Developing new innovation models: Shifts in the innovation landscapes in emerging economies and implications for global R&D management
AbstractOver the past two decades, there has been a substantial shift in the global innovation landscape. Multinationals from developed economies are increasingly globalizing their R&D activities and are developing an "open innovation" model to source innovations from outside the firm, including from emerging economies such as those in Asia. In addition, emerging economy firms, which traditionally have played a secondary role in the global innovation landscape, have now begun to catch up in developing their own innovative capabilities. This study explores the implications of this new innovation landscape for CEOs of multinationals and emerging economy firms, as well as for international management scholars and educators. While the multinationals might appropriate rents from their existing capabilities and source new ones in emerging economies, they may be threatened by weak intellectual property rights regimes and unintended knowledge spillovers to local firms, creating potential competitors. Firms in the emerging economies can learn from and catch up with investing multinationals, but to do so they need to develop their own innovative capabilities and move from a process to a product focus and from imitation to innovation.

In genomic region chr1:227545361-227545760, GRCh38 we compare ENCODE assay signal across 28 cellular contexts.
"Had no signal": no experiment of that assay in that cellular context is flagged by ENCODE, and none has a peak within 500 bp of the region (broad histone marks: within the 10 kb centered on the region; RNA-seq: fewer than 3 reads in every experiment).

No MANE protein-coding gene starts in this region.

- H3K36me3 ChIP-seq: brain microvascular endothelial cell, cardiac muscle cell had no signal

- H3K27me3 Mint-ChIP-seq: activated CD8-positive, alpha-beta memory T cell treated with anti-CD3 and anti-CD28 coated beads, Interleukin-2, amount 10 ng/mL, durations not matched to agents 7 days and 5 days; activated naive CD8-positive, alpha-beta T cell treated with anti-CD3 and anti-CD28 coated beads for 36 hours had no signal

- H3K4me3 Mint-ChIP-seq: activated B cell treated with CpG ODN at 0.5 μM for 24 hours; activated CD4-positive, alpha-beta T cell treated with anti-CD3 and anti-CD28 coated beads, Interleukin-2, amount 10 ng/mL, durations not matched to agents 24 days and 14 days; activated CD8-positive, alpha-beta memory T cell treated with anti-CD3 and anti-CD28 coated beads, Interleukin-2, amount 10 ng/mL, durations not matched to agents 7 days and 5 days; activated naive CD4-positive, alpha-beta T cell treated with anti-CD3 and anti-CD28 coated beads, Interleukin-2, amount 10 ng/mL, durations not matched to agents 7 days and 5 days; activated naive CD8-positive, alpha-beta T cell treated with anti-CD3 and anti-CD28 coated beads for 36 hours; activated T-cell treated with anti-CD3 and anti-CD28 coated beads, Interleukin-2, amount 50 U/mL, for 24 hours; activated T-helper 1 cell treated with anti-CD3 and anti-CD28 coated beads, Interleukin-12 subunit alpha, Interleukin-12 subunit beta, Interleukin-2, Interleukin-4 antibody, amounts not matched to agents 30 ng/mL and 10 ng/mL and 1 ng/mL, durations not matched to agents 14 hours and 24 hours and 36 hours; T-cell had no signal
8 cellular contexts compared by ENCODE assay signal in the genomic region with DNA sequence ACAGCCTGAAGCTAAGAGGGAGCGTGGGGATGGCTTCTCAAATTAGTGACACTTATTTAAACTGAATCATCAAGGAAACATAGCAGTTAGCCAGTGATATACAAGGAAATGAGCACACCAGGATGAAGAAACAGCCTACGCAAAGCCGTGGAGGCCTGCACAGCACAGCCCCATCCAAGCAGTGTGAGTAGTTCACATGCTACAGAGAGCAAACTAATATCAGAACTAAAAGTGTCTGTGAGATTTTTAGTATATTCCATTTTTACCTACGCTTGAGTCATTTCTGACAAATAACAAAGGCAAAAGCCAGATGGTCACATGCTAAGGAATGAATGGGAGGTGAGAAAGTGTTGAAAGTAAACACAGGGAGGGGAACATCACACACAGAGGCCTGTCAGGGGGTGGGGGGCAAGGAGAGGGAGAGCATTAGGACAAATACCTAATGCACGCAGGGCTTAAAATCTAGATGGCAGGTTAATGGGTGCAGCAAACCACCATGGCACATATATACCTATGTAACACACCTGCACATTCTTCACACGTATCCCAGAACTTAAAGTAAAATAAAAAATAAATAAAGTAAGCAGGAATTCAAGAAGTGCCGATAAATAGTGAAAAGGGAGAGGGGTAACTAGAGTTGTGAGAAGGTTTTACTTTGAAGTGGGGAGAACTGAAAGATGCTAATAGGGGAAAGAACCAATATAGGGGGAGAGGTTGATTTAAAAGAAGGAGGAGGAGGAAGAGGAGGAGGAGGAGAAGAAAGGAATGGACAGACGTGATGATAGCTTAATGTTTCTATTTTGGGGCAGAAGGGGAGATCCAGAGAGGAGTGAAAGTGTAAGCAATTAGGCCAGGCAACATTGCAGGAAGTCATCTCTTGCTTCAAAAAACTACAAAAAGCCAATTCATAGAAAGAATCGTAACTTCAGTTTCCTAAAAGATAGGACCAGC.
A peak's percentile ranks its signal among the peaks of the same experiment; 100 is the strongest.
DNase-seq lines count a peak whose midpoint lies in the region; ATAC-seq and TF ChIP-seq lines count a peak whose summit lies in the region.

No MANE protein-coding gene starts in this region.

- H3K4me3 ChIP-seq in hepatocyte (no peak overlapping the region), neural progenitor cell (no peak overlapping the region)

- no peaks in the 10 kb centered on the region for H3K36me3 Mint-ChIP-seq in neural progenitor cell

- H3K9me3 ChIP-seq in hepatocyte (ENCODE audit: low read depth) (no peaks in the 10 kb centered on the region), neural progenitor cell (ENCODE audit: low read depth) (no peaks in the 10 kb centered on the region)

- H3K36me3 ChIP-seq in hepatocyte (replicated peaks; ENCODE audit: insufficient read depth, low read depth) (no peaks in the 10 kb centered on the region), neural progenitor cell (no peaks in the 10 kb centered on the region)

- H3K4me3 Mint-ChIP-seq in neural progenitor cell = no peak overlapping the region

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Bibliographic InfoArticle provided by Elsevier in its journal Journal of International Management.
Volume (Year): 15 (2009)
Issue (Month): 3 (September)
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